Animism, a religion of living creatures and spirits
Animism is not considered an official religion by the Indonesian authorities. However, one should remember that animistic rituals were widely practiced throughout the archipelago before the arrival of Buddhism and Hinduism. People deified nature, believed in spirits and worshipped their ancestors. Indigenous beliefs involved making offerings to trees, rivers, mountains to ensure the protection of spirits.
Traditional ceremony in Papua, a land where animism is still alive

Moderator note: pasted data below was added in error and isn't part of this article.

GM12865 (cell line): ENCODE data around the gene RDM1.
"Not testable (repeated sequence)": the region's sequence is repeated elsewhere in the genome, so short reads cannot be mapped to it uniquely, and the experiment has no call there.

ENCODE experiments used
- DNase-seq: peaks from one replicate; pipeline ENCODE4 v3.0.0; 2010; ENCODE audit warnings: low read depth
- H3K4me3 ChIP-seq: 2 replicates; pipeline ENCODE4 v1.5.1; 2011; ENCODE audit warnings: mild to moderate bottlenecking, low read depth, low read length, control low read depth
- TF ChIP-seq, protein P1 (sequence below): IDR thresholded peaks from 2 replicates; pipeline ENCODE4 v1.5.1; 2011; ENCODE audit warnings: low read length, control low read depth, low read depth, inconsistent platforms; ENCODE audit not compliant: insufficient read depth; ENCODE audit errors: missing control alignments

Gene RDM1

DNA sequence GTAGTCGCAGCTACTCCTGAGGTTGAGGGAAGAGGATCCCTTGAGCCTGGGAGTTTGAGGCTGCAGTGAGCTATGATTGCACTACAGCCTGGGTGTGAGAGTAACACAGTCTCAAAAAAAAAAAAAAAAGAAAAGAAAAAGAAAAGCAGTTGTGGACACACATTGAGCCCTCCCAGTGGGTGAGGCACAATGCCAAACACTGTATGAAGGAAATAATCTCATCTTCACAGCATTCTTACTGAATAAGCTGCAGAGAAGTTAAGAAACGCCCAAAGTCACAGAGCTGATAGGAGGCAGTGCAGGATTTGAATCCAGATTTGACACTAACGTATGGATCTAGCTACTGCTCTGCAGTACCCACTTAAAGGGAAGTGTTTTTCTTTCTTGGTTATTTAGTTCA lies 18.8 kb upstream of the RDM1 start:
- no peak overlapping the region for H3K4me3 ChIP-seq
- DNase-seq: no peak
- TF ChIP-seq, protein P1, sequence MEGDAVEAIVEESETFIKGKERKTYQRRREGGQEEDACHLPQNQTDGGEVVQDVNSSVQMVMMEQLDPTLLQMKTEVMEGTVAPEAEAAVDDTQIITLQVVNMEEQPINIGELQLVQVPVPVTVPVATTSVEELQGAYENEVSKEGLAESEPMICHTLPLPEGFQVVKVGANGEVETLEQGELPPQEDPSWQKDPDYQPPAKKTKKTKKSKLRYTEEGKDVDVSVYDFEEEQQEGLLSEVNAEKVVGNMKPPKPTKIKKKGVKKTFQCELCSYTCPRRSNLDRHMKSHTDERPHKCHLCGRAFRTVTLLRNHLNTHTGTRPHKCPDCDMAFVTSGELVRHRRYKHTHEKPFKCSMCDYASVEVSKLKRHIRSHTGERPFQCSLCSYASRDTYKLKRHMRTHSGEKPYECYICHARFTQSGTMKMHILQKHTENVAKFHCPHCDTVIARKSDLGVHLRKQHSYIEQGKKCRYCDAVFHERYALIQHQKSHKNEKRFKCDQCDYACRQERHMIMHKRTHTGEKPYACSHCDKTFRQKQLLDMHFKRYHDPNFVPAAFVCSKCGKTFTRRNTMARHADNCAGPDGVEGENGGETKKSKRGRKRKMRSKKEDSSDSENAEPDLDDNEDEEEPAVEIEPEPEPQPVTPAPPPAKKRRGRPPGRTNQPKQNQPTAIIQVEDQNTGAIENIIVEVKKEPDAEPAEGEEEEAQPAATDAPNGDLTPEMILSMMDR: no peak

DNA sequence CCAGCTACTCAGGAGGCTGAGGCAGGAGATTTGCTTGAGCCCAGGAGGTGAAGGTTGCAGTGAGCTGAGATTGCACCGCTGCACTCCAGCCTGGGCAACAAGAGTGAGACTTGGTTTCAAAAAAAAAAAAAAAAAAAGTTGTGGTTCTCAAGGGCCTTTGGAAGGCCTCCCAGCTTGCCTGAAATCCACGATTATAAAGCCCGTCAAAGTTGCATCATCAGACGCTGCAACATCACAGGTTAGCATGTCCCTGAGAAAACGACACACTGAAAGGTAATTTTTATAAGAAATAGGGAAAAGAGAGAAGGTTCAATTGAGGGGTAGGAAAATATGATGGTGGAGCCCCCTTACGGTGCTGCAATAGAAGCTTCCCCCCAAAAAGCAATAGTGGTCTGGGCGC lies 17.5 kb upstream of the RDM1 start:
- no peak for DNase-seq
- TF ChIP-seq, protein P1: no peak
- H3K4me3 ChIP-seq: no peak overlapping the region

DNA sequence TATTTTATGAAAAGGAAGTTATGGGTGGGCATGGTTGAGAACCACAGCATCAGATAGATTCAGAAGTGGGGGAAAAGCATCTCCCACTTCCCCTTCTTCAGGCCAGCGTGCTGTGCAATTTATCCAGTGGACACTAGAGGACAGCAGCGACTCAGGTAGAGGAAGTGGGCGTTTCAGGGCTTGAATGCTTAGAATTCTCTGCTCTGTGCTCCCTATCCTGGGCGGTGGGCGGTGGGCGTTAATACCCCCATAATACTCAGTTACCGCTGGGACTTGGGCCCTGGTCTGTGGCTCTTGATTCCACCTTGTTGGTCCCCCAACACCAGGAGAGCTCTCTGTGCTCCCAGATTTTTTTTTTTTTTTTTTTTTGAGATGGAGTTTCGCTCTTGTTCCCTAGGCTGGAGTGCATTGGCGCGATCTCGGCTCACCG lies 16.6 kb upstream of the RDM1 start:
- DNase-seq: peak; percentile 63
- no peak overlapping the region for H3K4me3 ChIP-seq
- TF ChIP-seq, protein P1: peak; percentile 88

Animistic beliefs have deeply imprinted cultures and social behaviours throughout the archipelago. A number of rituals were integrated into the newly embraced religions. Balinese Hinduism is a good example. To this day, animists beliefs can still be encountered in certain remote areas. A number of tribes perpetuate ancient traditions like the Batak in Sumatra and the Papuan people in Papua. Their old animistic beliefs and rituals were adapted to the new religion brought by Portuguese and Dutch evangelisation